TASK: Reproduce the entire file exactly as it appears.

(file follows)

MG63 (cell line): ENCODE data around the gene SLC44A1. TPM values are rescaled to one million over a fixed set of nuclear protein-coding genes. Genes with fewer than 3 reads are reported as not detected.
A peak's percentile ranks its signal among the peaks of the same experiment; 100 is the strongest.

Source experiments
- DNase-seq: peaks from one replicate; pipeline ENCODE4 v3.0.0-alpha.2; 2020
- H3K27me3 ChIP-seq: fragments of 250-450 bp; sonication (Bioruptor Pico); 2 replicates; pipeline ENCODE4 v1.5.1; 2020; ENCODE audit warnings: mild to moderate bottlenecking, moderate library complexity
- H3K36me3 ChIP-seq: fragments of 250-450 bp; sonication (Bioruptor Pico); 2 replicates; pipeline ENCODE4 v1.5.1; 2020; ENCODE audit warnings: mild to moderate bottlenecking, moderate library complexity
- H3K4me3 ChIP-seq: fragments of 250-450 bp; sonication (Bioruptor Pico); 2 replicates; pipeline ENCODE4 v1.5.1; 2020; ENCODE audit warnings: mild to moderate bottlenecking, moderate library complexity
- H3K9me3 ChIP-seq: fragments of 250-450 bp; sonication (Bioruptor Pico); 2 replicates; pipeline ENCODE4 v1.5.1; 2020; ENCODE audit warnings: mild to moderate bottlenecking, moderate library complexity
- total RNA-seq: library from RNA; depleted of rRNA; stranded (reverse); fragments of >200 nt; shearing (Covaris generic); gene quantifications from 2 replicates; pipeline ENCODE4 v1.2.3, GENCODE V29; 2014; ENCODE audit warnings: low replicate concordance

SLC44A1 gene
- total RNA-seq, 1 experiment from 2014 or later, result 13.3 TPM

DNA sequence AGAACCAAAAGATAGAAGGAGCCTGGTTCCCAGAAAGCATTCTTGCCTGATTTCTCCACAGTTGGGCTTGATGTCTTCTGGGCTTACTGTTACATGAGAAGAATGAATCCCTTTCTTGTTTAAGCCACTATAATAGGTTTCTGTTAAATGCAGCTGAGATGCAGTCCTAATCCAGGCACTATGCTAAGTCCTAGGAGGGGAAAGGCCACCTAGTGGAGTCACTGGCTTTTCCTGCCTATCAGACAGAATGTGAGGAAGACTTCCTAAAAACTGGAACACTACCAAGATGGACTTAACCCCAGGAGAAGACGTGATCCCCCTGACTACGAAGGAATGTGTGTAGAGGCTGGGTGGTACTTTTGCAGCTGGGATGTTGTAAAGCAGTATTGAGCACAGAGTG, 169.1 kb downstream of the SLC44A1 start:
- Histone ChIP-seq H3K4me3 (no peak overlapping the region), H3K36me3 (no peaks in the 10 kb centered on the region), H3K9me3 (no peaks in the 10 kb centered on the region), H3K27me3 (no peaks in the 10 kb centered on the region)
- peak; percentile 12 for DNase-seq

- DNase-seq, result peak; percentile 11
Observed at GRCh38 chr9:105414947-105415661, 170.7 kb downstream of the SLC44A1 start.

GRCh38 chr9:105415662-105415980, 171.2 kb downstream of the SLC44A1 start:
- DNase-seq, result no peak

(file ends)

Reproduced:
MG63 (cell line): ENCODE data around the gene SLC44A1. TPM values are rescaled to one million over a fixed set of nuclear protein-coding genes. Genes with fewer than 3 reads are reported as not detected.
A peak's percentile ranks its signal among the peaks of the same experiment; 100 is the strongest.

Source experiments
- DNase-seq: peaks from one replicate; pipeline ENCODE4 v3.0.0-alpha.2; 2020
- H3K27me3 ChIP-seq: fragments of 250-450 bp; sonication (Bioruptor Pico); 2 replicates; pipeline ENCODE4 v1.5.1; 2020; ENCODE audit warnings: mild to moderate bottlenecking, moderate library complexity
- H3K36me3 ChIP-seq: fragments of 250-450 bp; sonication (Bioruptor Pico); 2 replicates; pipeline ENCODE4 v1.5.1; 2020; ENCODE audit warnings: mild to moderate bottlenecking, moderate library complexity
- H3K4me3 ChIP-seq: fragments of 250-450 bp; sonication (Bioruptor Pico); 2 replicates; pipeline ENCODE4 v1.5.1; 2020; ENCODE audit warnings: mild to moderate bottlenecking, moderate library complexity
- H3K9me3 ChIP-seq: fragments of 250-450 bp; sonication (Bioruptor Pico); 2 replicates; pipeline ENCODE4 v1.5.1; 2020; ENCODE audit warnings: mild to moderate bottlenecking, moderate library complexity
- total RNA-seq: library from RNA; depleted of rRNA; stranded (reverse); fragments of >200 nt; shearing (Covaris generic); gene quantifications from 2 replicates; pipeline ENCODE4 v1.2.3, GENCODE V29; 2014; ENCODE audit warnings: low replicate concordance

SLC44A1 gene
- total RNA-seq, 1 experiment from 2014 or later, result 13.3 TPM

DNA sequence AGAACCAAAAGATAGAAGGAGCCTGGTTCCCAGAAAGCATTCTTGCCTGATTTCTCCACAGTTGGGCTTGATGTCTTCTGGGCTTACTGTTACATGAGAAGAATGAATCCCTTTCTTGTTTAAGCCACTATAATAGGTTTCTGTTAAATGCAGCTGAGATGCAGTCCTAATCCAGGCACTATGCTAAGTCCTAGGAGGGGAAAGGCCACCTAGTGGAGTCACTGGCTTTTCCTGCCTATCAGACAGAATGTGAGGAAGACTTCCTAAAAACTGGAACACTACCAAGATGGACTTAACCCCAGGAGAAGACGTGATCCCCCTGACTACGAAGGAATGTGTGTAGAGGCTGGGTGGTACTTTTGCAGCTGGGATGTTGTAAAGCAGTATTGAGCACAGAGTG, 169.1 kb downstream of the SLC44A1 start:
- Histone ChIP-seq H3K4me3 (no peak overlapping the region), H3K36me3 (no peaks in the 10 kb centered on the region), H3K9me3 (no peaks in the 10 kb centered on the region), H3K27me3 (no peaks in the 10 kb centered on the region)
- peak; percentile 12 for DNase-seq

- DNase-seq, result peak; percentile 11
Observed at GRCh38 chr9:105414947-105415661, 170.7 kb downstream of the SLC44A1 start.

GRCh38 chr9:105415662-105415980, 171.2 kb downstream of the SLC44A1 start:
- DNase-seq, result no peak